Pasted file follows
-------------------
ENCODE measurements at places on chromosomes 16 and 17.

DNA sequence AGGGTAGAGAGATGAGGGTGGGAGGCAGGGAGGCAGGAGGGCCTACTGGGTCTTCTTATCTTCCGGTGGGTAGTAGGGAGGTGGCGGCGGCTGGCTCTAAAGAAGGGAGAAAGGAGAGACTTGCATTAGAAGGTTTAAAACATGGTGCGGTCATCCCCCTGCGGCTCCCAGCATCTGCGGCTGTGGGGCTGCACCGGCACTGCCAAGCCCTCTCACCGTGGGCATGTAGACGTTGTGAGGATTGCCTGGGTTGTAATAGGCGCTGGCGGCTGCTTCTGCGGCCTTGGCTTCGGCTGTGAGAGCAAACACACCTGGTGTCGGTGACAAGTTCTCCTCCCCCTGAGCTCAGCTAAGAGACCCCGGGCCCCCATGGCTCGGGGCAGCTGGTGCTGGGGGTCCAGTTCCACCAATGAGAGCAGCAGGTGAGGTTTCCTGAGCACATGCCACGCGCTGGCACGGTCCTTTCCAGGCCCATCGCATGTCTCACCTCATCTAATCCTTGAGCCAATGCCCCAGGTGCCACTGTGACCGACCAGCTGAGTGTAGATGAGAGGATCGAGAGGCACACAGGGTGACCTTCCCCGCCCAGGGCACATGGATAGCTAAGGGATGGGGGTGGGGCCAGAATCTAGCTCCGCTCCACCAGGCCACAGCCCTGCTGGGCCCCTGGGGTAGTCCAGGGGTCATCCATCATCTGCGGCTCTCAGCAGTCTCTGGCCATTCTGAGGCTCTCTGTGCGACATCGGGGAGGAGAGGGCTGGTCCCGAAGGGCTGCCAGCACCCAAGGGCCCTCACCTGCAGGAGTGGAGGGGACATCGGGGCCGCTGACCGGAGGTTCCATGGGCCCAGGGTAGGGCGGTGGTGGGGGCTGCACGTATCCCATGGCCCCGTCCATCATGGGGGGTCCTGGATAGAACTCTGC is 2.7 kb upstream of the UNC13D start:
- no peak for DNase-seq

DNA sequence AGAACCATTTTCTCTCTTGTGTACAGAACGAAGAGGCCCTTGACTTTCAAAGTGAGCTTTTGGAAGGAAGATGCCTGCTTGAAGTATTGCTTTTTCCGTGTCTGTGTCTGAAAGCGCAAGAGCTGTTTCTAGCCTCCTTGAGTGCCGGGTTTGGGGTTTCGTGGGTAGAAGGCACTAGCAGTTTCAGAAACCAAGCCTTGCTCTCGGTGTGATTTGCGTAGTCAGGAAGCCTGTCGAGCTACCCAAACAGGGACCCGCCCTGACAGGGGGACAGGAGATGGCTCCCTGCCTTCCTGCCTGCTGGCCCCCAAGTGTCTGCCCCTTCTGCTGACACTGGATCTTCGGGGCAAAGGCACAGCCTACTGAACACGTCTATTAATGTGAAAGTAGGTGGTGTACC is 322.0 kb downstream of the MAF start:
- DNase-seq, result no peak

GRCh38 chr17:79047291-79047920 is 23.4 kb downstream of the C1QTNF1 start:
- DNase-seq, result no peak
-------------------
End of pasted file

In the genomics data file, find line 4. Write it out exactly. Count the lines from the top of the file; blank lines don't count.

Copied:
DNA sequence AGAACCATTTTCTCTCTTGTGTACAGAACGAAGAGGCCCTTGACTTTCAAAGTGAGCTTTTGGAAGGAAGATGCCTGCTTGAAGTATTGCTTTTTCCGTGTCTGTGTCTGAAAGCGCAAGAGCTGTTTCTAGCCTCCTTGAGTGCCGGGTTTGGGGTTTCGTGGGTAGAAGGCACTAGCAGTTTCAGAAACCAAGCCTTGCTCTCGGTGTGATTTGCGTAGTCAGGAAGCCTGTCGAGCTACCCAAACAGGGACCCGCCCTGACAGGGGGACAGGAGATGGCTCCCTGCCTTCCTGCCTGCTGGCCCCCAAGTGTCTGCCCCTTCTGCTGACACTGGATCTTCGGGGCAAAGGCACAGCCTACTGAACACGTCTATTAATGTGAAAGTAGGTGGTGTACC is 322.0 kb downstream of the MAF start: